MELBOURNE, Australia (AP) — The Australian government announced Tuesday it would ban doxxing — the malicious distribution of personal or identifying information online without the person’s permission — after pro-Palestinian activists posted the personal information of hundreds of Jews in Australia.
Attorney General Mark Dreyfus said the proposed laws, which have not yet been drafted, would involve sending takedown notices to social media platforms and imposing fines for the intimidation tactic.
The government was responding last week to reports from Nine Entertainment that pro-Palestinian activists had published the names, images, professions and social media accounts of Jews working in academia and the creative industries.
Pro-Palestinian activists have distributed a nearly 900-page transcript from a private WhatsApp created last year by Jewish writers, artists, musicians and academics, Nine newspapers reported last week. The transcript was accompanied by a spreadsheet containing the names and other personal information of nearly 600 people allegedly members of the group.
Author Clementine Ford, who was one of several activists who posted links to the leaked information, said it should not be considered doxxing.
“This conversation demonstrates highly organized measures to punish Palestinian activists and their allies,” Ford posted on Instagram.
Dreyfus said the new laws would strengthen Australia’s protections against hate speech, but provided few details on how they would work.
“The growing use of online platforms to harm people through practices such as doxxing, the malicious disclosure of their personal information without their permission, is a deeply worrying development,” Dreyfus, who is Jewish, told the journalists.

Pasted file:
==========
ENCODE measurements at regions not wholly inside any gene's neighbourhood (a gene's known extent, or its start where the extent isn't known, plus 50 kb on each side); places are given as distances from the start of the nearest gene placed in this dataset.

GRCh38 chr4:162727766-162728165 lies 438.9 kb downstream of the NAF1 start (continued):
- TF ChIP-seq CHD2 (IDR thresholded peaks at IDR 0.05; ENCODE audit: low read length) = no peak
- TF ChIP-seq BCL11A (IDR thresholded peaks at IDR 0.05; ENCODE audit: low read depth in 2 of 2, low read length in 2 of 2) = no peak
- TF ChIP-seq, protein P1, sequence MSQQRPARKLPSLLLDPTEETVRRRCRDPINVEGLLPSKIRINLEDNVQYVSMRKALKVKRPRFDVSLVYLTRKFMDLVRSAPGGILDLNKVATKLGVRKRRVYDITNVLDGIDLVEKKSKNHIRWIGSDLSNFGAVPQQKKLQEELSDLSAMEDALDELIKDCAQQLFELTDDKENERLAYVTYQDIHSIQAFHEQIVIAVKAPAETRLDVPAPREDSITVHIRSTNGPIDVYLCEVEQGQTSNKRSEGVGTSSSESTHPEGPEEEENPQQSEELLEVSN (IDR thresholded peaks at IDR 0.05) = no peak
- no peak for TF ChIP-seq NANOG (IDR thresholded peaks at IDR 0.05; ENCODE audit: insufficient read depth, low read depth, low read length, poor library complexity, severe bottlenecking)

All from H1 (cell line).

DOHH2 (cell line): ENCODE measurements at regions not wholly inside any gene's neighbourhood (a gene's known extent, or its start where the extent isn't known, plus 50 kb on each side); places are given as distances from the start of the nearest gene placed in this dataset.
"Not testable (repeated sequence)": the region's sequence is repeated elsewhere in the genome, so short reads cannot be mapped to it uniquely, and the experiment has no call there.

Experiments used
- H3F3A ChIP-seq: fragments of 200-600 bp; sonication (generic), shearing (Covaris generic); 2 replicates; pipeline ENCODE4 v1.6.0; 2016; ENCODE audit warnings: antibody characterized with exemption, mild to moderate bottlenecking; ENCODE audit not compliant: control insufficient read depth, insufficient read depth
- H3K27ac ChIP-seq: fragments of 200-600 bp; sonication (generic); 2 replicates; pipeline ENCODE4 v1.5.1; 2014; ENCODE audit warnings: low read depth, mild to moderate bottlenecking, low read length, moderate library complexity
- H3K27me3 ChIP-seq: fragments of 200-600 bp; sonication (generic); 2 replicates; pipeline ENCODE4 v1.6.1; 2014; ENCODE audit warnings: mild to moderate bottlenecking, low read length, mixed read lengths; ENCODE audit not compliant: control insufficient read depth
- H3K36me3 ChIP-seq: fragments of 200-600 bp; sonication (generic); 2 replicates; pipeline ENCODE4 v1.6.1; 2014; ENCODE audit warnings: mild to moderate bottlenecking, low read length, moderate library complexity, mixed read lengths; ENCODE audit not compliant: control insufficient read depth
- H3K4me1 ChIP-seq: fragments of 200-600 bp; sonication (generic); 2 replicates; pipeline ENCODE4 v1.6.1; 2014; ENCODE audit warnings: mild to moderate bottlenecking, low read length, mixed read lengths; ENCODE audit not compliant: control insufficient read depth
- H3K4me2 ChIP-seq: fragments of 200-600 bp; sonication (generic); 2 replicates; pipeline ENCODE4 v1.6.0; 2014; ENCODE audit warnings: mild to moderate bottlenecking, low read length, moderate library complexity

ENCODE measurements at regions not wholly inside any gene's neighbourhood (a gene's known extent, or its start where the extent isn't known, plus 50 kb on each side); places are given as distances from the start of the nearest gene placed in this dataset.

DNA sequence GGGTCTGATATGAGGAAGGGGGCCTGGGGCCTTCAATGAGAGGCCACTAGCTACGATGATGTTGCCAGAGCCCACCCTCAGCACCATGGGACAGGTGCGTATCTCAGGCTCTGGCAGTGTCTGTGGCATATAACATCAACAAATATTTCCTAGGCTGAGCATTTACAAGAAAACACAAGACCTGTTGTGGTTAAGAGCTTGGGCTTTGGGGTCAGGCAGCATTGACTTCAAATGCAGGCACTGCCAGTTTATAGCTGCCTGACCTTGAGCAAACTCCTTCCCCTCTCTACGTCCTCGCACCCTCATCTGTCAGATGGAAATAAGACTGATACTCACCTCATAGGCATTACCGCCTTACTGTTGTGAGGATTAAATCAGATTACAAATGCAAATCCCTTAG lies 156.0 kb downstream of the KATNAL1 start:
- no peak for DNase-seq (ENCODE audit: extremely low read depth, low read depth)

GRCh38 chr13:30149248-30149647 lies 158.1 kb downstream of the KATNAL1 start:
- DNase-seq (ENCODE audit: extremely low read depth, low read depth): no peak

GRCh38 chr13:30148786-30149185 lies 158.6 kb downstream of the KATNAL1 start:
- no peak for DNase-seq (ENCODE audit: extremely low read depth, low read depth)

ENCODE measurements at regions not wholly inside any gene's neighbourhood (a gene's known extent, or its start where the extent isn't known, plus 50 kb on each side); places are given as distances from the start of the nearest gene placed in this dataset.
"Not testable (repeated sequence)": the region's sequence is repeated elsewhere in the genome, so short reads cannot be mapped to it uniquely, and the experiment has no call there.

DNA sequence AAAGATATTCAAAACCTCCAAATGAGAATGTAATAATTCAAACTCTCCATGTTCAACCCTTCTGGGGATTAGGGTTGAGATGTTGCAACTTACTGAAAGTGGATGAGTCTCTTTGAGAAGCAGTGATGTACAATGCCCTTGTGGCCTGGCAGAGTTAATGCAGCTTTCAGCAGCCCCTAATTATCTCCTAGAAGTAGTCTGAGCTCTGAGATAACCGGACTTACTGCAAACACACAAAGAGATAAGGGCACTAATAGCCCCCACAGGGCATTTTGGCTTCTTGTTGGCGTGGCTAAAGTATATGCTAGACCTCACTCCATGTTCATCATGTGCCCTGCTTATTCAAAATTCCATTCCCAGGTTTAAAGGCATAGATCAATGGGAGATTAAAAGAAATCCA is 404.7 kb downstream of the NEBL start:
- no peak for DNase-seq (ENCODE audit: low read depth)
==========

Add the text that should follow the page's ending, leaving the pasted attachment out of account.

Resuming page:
“The recent targeting of members of the Australian Jewish community through practices such as doxxing is shocking but, unfortunately, this is far from an isolated incident,” Dreyfus added.
There has been an increase in reports of anti-Semitism in Australia since Israel’s war against Hamas began in October.
The Australian government’s online safety watchdog defines doxxing, also known as “dox” or document removal, as “the intentional exposure online of one’s identity, private information or personal details of an individual without their consent.
Asked for his definition, Dreyfus said doxing was “the malicious disclosure, publicly, of personal information about people without their consent.”
“We live in a vibrant multicultural community that we must strive to protect,” Dreyfus said.
The government’s plan to ban doxxing has been welcomed by the Executive Council of Australian Jewry, which represents Australia’s Jewish community.
“We look forward to working with the government to ensure the scale of the harm caused is understood and that the new laws effectively protect Australians from this shameful and dangerous practice,” council chair Daniel Aghion said.
Nigel Phair, a cybersecurity expert at Monash University, applauded the idea of a law against doxxing, but questioned how it could be enforced.
“It’s really difficult for police departments to enforce such laws when in reality they simply don’t have access to the data. In reality, the responsibility lies with the social media companies,” Phair told the Australian Broadcasting Corp.
“Our law enforcement, dare I say, is already overwhelmed with online investigations given the number of crimes we have online. Adding that without additional resources and really integrated work with social media platforms, it just won’t do much,” Phair added.
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